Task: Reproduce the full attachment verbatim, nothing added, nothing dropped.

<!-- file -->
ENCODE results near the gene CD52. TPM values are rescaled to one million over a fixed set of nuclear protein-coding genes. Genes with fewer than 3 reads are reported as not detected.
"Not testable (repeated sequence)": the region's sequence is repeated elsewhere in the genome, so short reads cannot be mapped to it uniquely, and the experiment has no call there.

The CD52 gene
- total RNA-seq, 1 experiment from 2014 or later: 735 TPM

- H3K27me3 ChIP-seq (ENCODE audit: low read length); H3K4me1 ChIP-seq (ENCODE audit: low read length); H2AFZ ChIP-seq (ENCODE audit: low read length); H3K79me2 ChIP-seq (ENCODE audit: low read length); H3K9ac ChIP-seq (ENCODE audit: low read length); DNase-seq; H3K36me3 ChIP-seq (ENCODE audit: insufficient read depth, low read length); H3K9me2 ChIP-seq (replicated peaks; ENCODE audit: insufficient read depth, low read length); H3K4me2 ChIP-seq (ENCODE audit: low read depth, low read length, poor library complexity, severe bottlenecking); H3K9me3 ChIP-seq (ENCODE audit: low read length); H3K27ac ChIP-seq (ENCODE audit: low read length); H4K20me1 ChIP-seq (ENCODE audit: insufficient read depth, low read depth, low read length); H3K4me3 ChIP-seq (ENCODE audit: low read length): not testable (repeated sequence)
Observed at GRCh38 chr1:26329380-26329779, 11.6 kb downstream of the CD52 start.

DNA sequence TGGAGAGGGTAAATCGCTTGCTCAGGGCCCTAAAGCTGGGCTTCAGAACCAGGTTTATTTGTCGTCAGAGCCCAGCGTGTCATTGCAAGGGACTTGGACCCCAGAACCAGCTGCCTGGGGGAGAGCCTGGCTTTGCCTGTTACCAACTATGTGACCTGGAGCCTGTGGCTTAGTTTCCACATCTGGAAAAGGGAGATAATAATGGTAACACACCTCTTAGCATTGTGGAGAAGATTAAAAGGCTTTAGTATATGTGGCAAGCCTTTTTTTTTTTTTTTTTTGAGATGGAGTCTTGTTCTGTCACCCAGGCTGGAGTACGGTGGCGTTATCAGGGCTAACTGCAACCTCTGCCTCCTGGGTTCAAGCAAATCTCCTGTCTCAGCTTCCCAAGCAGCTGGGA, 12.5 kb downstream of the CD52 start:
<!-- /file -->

ENCODE results near the gene CD52. TPM values are rescaled to one million over a fixed set of nuclear protein-coding genes. Genes with fewer than 3 reads are reported as not detected.
"Not testable (repeated sequence)": the region's sequence is repeated elsewhere in the genome, so short reads cannot be mapped to it uniquely, and the experiment has no call there.

The CD52 gene
- total RNA-seq, 1 experiment from 2014 or later: 735 TPM

- H3K27me3 ChIP-seq (ENCODE audit: low read length); H3K4me1 ChIP-seq (ENCODE audit: low read length); H2AFZ ChIP-seq (ENCODE audit: low read length); H3K79me2 ChIP-seq (ENCODE audit: low read length); H3K9ac ChIP-seq (ENCODE audit: low read length); DNase-seq; H3K36me3 ChIP-seq (ENCODE audit: insufficient read depth, low read length); H3K9me2 ChIP-seq (replicated peaks; ENCODE audit: insufficient read depth, low read length); H3K4me2 ChIP-seq (ENCODE audit: low read depth, low read length, poor library complexity, severe bottlenecking); H3K9me3 ChIP-seq (ENCODE audit: low read length); H3K27ac ChIP-seq (ENCODE audit: low read length); H4K20me1 ChIP-seq (ENCODE audit: insufficient read depth, low read depth, low read length); H3K4me3 ChIP-seq (ENCODE audit: low read length): not testable (repeated sequence)
Observed at GRCh38 chr1:26329380-26329779, 11.6 kb downstream of the CD52 start.

DNA sequence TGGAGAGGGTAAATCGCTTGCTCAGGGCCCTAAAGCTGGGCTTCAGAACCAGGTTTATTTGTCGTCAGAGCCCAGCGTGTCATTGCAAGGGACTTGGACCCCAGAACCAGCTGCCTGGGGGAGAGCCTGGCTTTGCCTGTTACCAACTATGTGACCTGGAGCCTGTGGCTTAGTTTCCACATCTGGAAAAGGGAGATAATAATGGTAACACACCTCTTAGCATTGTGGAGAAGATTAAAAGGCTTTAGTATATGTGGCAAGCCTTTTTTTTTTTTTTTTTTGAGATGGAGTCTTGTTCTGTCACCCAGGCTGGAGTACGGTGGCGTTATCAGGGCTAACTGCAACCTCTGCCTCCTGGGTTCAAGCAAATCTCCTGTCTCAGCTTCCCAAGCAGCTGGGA, 12.5 kb downstream of the CD52 start: